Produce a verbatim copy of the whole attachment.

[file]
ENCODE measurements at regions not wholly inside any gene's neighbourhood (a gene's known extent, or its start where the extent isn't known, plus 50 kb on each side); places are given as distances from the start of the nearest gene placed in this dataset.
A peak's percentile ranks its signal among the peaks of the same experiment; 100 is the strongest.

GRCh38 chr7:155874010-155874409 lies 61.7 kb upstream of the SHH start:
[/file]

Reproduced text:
ENCODE measurements at regions not wholly inside any gene's neighbourhood (a gene's known extent, or its start where the extent isn't known, plus 50 kb on each side); places are given as distances from the start of the nearest gene placed in this dataset.
A peak's percentile ranks its signal among the peaks of the same experiment; 100 is the strongest.

GRCh38 chr7:155874010-155874409 lies 61.7 kb upstream of the SHH start: